Am I wrong here? Is there a compelling reason to do it the way it currently is, or is it time to shake this shit up, and start a revolution? Let’s hash this out in the comments, and whatever we decide, I’ll send a Letter of Demand to the King of Automobiles and get this settled, stat.

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Ian McClure
Ian McClure
11 months ago

Personally as a driver I adjust my seat pretty frequently to compensate for whatever minor discomforts I may be feeling at the time. Electric seats make this much easier and safer. Plus, my wife and I use the same car frequently, and having seating (and more importantly mirror position) presets saves us both a lot of grief

Box Rocket
Box Rocket
11 months ago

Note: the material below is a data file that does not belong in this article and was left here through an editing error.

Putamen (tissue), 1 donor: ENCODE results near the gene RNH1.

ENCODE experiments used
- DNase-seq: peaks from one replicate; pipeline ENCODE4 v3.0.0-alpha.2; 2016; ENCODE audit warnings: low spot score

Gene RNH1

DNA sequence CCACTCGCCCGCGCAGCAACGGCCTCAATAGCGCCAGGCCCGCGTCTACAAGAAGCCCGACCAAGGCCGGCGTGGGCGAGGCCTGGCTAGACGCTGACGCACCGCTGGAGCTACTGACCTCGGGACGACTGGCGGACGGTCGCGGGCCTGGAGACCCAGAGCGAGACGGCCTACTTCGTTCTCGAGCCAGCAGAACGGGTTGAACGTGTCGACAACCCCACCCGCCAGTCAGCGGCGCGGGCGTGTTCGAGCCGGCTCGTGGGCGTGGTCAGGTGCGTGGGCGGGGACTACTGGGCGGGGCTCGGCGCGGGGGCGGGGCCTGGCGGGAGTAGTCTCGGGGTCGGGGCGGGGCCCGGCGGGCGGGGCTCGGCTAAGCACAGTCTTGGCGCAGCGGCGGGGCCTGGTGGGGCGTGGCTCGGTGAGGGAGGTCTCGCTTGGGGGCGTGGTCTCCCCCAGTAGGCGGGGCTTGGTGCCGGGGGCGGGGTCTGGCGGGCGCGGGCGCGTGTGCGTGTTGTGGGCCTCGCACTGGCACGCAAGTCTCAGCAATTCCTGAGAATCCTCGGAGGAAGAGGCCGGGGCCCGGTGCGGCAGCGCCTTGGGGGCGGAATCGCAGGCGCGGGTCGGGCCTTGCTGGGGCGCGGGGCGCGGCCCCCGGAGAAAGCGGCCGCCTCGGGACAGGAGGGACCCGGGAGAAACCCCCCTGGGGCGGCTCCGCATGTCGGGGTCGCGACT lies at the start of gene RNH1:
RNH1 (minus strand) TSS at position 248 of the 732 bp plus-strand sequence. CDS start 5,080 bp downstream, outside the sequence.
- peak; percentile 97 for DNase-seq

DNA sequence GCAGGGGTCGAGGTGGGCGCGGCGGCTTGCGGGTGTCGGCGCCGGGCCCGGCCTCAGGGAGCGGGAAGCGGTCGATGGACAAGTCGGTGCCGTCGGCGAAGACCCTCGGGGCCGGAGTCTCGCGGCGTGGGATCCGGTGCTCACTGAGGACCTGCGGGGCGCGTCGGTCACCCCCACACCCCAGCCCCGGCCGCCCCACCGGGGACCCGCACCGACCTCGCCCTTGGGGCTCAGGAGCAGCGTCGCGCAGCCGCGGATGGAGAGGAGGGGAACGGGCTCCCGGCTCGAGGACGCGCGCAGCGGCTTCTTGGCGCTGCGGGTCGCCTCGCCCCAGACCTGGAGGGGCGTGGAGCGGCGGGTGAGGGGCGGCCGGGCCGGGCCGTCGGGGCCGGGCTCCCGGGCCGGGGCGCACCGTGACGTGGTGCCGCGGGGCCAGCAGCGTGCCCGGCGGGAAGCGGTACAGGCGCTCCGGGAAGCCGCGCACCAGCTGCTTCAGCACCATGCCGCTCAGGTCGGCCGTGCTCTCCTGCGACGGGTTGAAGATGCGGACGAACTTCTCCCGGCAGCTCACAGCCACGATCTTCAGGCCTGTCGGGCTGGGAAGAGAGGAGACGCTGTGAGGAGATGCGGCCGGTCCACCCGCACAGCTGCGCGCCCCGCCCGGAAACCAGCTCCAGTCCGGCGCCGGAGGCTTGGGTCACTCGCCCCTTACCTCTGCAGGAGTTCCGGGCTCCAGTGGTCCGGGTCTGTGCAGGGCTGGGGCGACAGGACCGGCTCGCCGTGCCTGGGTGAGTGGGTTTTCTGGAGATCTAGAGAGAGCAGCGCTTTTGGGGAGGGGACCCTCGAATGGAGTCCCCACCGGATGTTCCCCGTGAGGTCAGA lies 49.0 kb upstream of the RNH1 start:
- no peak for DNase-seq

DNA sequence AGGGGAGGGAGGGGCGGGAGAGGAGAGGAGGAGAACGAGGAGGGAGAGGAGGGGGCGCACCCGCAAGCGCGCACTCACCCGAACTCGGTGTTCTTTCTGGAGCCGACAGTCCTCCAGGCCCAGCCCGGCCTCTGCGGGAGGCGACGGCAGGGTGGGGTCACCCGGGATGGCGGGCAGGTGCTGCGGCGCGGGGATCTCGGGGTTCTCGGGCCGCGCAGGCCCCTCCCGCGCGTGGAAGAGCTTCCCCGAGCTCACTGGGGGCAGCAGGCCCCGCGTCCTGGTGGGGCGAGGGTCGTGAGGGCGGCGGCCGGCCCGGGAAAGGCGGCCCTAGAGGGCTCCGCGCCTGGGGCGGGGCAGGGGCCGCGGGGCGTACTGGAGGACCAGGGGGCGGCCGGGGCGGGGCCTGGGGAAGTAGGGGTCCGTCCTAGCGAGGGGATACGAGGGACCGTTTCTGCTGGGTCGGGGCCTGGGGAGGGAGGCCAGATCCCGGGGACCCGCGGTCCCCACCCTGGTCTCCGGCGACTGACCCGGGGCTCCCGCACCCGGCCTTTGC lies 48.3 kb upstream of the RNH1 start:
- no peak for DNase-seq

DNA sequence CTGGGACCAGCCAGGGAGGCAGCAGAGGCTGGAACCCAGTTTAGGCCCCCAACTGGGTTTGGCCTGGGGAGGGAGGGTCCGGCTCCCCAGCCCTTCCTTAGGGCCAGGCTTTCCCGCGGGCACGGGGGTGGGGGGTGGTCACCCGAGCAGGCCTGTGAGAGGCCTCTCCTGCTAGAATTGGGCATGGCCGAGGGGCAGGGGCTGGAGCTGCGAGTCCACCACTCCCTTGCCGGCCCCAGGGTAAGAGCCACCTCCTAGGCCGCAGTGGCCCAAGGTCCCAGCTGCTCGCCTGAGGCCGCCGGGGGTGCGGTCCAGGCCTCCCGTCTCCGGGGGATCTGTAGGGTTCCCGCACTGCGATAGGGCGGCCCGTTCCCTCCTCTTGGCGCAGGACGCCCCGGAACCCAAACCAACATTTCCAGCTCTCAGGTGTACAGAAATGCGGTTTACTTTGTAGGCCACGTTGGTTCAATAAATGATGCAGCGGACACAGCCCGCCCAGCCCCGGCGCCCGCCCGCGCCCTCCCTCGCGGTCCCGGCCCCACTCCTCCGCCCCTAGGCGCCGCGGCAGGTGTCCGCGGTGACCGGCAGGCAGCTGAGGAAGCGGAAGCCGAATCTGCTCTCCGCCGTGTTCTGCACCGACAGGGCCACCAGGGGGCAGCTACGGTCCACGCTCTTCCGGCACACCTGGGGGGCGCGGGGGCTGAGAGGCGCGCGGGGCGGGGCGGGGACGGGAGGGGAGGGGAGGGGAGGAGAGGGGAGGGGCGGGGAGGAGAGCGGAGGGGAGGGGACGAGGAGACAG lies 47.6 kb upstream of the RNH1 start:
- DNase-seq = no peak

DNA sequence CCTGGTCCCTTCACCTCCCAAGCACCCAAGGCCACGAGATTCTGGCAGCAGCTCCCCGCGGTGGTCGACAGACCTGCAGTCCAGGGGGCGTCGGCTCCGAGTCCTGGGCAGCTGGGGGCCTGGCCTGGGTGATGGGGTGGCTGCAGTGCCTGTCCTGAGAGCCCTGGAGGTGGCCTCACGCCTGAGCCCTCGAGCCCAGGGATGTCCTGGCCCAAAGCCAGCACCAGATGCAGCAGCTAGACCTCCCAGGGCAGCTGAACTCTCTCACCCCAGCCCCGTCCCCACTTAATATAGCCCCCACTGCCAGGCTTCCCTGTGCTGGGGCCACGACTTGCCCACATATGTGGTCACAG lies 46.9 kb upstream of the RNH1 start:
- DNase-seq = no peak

Electric motors have gotten so small and so effective that, really, both front seats should be powered, AND have memory functions.

That way if someone moves the passenger seat forward and now it’s blocking the side view, the driver can zip it back to be even with the B-pillar (for example… May or may not happen a lot with me) and no longer a visual obstruction.

Here’s a better hill to die on: every vehicle should have the cheap-or-free option (or standard) for power adjustable pedals (or even manual adjust, just make the dang things move). This way short drivers can have them close enough to them so they don’t have the steering wheel in their chest, and tall drivers don’t have to move the seat as far back or lean the backrest absurdly far so they can fit their legs in appropriately to operate the pedals. Ford is one of the few that offers this on a variety of their models, why it isn’t an industry standard is beyond me.